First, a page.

This is why you shouldn’t believe that exciting new medical study

“It’s a fact that all studies are biased and flawed in their own unique ways. The truth usually lies somewhere in a flurry of research on the same question. This means real insights don’t come by way of miraculous, one-off findings or divinely ordained eureka moments; they happen after a long, plodding process of vetting and repeating tests, and peer-to-peer discussion. The aim is to make sure findings are accurate and not the result of a quirk in one experiment or the biased crusade of a lone researcher.”

http://www.vox.com/2015/3/23/8264355/research-study-hype

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Freakonomics Podcast: Bad Medicine, Parts 1 and 2: The Story of 98.6 and

Part I:

“We tend to think of medicine as a science, but for most of human history it has been scientific-ish at best. In the first episode of a three-part series, we look at the grotesque mistakes produced by centuries of trial-and-error, and ask whether the new era of evidence-based medicine is the solution.”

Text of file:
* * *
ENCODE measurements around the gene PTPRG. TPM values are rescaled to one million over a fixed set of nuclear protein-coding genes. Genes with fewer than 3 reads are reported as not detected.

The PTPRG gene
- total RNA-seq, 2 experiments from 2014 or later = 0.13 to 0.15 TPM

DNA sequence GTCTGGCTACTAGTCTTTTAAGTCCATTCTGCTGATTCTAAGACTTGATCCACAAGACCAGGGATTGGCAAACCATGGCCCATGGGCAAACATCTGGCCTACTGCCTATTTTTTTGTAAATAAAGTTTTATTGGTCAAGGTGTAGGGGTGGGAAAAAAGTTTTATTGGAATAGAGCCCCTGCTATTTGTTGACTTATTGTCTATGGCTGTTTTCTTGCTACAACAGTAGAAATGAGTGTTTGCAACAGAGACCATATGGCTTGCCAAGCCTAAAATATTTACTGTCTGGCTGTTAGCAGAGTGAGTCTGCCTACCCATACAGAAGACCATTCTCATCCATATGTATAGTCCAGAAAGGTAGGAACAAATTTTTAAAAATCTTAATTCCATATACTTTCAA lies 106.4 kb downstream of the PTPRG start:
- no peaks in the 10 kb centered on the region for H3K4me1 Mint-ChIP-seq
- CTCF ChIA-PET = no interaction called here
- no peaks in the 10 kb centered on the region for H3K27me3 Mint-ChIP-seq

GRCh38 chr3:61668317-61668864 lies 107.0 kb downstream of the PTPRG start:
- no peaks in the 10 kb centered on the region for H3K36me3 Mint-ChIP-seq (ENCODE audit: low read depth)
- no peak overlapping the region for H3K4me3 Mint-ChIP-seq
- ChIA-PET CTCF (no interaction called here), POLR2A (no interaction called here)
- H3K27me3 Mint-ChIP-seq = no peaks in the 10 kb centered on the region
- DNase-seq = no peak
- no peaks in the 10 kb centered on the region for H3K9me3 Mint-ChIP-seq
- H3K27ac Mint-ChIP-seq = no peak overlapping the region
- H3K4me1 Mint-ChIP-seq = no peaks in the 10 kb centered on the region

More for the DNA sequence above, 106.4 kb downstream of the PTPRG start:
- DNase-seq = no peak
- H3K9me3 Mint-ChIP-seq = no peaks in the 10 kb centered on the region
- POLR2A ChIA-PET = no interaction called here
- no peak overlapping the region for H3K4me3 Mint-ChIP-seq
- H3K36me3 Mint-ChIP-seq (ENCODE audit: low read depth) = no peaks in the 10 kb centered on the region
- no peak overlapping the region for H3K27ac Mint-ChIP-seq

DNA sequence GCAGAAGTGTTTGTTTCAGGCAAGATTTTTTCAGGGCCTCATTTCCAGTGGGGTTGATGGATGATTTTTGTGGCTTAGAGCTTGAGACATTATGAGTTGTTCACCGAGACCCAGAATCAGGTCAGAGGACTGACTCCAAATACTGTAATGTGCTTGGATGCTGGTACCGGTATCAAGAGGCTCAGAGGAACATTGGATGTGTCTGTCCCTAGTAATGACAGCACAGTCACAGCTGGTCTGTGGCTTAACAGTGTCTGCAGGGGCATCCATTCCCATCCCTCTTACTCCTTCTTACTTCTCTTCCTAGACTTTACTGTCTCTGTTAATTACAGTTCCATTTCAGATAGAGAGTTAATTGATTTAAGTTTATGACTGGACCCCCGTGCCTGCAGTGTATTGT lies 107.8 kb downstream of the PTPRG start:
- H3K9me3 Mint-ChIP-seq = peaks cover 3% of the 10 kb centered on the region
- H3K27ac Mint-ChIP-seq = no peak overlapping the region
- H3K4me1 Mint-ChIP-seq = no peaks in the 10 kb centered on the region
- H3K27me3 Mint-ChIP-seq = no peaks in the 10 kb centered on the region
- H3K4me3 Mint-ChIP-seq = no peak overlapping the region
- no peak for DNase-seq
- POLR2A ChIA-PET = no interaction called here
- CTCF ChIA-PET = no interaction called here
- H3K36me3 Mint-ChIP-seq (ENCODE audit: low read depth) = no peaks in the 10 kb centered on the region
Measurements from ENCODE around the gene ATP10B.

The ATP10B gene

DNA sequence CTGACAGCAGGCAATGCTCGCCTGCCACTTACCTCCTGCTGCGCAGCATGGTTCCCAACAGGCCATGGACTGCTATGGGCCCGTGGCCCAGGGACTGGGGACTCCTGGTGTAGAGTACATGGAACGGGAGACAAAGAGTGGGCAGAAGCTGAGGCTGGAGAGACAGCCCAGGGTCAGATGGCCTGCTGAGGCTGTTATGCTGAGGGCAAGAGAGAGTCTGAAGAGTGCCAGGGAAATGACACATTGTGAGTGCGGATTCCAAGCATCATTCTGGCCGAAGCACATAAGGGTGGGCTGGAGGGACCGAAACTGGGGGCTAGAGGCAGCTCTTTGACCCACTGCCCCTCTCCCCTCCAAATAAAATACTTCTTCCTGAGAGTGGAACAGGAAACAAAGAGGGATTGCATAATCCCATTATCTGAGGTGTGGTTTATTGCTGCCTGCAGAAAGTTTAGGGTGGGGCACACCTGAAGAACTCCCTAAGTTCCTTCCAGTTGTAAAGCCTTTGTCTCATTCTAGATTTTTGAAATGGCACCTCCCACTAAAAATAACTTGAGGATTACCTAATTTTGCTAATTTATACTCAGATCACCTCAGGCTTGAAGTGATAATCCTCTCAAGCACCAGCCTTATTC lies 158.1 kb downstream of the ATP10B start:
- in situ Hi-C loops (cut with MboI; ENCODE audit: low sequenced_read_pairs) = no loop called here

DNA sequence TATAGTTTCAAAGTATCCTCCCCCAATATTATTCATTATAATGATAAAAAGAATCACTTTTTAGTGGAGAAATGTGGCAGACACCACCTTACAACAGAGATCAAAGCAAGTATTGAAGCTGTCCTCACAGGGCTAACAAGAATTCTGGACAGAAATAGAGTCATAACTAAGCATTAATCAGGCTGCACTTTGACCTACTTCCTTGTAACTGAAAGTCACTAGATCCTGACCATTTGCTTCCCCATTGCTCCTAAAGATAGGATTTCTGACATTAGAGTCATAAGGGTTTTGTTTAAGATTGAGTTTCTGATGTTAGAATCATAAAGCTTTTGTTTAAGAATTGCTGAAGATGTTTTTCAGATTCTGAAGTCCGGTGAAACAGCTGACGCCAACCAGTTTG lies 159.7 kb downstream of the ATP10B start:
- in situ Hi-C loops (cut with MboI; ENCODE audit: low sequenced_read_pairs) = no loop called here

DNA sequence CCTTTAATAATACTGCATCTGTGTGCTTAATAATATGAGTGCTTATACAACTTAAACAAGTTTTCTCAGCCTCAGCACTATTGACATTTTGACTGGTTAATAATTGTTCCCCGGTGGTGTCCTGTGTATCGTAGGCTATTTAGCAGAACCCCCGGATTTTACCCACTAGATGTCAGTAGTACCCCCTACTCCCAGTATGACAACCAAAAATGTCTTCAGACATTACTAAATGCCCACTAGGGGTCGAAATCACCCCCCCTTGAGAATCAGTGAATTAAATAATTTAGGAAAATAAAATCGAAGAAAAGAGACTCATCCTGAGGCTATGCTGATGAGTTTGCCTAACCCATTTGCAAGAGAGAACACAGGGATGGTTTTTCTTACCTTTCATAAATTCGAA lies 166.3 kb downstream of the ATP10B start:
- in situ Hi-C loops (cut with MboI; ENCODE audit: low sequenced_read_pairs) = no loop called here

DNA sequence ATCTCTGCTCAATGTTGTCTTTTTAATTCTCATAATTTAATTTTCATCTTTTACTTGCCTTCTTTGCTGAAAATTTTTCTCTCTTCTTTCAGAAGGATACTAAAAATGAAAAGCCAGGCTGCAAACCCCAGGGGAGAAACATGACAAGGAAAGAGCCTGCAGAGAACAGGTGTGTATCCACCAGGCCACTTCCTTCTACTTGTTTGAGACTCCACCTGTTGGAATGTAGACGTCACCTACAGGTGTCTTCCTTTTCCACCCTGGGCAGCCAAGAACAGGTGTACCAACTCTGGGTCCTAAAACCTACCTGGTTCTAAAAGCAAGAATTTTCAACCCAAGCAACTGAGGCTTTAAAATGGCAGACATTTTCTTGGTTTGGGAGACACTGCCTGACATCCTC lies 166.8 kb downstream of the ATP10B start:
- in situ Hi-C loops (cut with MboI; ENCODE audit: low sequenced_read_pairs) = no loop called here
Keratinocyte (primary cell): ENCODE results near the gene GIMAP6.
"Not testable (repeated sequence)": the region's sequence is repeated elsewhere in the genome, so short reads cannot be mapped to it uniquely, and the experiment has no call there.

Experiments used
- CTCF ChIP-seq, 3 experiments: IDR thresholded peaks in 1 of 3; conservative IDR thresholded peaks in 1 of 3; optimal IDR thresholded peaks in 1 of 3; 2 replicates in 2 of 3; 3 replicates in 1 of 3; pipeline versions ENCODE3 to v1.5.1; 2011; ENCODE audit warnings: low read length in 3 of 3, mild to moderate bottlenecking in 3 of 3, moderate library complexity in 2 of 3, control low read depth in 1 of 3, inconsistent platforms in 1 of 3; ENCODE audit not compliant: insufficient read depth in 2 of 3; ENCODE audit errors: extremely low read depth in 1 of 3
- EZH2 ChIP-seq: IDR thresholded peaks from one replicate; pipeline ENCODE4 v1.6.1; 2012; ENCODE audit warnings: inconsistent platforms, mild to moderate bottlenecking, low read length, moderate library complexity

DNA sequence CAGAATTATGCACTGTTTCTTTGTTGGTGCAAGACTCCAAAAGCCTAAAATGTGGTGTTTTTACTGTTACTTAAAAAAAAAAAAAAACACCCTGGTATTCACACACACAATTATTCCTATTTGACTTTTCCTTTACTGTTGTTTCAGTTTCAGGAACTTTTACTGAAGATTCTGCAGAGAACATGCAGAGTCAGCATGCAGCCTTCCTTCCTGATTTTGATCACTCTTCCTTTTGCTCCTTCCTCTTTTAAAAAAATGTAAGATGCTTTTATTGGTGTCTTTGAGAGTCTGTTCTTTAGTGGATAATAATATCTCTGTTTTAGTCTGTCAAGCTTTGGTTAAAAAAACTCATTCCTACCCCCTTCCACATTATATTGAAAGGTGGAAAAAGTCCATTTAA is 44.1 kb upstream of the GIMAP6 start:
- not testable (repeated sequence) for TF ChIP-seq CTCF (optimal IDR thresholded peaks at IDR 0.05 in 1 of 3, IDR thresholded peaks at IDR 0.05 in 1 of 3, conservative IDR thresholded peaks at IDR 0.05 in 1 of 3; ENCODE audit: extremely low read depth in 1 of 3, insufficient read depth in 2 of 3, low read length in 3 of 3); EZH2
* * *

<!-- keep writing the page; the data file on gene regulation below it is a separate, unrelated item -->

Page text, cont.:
http://freakonomics.com/podcast/bad-medicine-part-1-story-98-6/

Part II:

“How do so many ineffective and even dangerous drugs make it to market? One reason is that clinical trials are often run on “dream patients” who aren’t representative of a larger population. On the other hand, sometimes the only thing worse than being excluded from a drug trial is being included.”

http://freakonomics.com/podcast/bad-medicine-part-2-drug-trials-and-tribulations/

Part III:

“By some estimates, medical error is the third-leading cause of death in the U.S. How can that be? And what’s to be done? Our third and final episode in this series offers some encouraging answers.”

http://freakonomics.com/podcast/bad-medicine-part-3-death-diagnosis/